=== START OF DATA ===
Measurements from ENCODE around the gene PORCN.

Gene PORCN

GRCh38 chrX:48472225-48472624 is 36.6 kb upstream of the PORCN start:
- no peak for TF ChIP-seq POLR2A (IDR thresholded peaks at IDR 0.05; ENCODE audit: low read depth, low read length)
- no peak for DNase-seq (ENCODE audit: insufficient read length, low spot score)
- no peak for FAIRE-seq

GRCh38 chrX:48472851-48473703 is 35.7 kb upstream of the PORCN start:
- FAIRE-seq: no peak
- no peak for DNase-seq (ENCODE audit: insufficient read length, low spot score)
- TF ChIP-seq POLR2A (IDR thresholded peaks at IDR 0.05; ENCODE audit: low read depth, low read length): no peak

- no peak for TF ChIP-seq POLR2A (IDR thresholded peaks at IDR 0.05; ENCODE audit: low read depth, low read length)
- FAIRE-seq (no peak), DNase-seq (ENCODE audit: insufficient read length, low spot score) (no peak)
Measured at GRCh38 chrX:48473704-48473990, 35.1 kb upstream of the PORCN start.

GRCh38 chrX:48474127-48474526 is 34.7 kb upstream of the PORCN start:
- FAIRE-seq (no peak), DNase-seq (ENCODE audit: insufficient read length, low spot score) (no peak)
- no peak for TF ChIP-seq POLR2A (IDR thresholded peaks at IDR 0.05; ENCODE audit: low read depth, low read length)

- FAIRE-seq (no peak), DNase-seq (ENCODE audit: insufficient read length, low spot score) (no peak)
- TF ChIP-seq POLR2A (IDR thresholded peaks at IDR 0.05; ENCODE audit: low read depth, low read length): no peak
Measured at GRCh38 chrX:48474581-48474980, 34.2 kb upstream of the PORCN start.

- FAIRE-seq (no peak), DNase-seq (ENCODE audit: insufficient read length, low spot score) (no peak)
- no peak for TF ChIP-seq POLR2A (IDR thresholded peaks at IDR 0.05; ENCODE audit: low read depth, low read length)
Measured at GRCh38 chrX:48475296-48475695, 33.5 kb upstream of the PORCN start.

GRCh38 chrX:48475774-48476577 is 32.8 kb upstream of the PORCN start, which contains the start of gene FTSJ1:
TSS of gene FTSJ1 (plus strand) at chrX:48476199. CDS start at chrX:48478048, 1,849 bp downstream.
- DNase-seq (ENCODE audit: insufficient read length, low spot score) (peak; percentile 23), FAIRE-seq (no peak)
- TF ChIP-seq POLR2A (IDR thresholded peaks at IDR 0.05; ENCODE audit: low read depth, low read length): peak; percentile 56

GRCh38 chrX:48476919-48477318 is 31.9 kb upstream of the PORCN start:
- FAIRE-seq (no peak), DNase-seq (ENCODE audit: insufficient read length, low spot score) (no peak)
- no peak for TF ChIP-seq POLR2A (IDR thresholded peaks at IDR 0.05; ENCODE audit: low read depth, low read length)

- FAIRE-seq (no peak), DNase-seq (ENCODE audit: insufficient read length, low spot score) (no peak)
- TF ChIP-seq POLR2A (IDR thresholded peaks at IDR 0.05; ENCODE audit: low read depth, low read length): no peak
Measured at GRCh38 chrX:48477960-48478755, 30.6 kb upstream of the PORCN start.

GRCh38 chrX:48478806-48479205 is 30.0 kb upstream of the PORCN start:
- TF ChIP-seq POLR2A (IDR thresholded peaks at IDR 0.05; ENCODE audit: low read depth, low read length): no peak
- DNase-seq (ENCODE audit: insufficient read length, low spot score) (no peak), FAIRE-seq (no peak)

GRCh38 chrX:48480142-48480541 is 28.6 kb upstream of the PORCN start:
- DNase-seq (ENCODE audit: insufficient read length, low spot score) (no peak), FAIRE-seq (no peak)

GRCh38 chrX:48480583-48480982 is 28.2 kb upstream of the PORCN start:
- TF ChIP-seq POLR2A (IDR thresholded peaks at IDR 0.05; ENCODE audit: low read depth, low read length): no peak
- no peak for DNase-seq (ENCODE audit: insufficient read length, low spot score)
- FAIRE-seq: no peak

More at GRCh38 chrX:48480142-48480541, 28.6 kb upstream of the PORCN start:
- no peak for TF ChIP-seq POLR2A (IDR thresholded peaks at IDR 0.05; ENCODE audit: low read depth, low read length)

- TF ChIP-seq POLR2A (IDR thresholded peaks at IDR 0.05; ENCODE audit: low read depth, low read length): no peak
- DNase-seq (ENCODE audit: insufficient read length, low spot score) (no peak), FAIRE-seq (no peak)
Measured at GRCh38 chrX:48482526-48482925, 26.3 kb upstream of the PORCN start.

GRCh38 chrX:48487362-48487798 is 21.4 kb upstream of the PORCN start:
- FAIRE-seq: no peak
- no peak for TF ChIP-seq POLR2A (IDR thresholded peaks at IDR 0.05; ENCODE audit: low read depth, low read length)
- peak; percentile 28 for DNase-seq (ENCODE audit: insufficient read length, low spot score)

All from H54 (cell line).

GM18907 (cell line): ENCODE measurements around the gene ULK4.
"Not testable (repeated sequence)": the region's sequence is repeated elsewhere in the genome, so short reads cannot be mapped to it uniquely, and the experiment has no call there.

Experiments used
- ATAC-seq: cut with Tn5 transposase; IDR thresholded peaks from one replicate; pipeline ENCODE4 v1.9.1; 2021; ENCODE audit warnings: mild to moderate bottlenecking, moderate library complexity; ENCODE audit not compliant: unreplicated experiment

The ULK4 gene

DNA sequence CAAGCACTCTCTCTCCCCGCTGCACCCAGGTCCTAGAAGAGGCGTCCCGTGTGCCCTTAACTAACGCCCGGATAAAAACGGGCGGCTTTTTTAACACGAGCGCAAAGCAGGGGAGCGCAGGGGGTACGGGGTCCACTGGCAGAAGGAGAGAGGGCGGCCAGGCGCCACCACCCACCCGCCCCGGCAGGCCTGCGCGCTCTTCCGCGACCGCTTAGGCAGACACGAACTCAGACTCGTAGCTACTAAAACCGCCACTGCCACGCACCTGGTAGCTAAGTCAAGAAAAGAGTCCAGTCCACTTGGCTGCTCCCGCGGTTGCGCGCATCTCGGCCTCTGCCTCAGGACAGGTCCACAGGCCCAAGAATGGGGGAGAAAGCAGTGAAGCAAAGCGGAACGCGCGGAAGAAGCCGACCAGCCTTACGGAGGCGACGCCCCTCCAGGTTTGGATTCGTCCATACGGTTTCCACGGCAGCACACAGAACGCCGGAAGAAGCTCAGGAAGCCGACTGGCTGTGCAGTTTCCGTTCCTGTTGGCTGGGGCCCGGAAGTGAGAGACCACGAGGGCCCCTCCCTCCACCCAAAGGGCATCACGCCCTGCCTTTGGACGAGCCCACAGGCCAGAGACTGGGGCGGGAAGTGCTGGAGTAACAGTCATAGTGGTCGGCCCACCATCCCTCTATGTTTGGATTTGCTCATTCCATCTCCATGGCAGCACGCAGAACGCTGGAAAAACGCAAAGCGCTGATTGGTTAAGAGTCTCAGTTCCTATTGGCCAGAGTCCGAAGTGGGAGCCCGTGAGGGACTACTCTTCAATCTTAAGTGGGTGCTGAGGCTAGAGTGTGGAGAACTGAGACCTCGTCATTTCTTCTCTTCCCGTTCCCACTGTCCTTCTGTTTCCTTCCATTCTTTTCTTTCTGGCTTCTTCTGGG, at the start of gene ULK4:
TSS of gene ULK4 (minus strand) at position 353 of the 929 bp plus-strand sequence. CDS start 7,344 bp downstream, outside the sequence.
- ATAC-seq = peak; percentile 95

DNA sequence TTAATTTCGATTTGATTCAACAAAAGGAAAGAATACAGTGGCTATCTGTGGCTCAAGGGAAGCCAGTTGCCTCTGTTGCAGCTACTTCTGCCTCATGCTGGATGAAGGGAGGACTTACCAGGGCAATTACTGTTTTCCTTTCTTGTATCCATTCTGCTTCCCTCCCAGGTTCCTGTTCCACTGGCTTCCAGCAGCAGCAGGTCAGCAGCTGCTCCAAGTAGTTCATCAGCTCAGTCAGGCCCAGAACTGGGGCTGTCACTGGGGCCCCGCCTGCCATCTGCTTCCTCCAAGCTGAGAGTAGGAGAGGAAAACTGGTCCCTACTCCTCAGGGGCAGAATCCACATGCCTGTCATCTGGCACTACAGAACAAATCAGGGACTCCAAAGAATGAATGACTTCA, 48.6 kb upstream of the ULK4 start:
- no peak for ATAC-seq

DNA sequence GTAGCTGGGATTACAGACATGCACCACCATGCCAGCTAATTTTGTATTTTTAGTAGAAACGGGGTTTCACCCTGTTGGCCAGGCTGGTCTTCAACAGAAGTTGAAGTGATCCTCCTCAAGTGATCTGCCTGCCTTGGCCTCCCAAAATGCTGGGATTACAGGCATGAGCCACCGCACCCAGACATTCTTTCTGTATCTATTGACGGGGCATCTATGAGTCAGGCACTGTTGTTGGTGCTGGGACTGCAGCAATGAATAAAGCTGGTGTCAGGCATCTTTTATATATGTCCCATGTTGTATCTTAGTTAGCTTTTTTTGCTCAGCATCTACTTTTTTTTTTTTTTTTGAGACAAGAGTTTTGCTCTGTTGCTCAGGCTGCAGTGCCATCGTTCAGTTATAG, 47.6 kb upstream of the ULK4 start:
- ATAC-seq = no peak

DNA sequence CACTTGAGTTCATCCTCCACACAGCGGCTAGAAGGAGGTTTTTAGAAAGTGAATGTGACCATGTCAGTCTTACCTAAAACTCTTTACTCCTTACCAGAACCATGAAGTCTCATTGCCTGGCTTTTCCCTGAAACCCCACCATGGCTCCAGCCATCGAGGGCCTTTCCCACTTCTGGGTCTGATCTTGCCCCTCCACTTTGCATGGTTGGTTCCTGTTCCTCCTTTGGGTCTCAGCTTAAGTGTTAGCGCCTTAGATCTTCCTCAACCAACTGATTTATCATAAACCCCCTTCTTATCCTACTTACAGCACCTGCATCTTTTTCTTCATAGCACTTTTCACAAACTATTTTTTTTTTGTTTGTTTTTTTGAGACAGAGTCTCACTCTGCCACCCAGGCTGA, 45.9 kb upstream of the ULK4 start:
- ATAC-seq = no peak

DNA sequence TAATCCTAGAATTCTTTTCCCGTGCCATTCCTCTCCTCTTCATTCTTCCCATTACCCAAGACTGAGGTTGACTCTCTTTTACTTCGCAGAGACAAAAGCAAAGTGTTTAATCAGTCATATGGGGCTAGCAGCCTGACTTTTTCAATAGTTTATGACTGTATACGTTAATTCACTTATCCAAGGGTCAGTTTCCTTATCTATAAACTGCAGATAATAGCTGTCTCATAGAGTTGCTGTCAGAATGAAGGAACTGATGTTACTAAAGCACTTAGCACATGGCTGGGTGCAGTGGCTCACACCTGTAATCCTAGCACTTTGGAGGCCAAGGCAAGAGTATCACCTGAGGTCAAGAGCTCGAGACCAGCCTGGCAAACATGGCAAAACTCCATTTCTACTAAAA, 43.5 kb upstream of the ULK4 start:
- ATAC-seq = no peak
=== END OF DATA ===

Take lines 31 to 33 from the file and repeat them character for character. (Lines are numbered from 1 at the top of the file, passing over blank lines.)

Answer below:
- TF ChIP-seq POLR2A (IDR thresholded peaks at IDR 0.05; ENCODE audit: low read depth, low read length): no peak
Measured at GRCh38 chrX:48477960-48478755, 30.6 kb upstream of the PORCN start.

GRCh38 chrX:48478806-48479205 is 30.0 kb upstream of the PORCN start: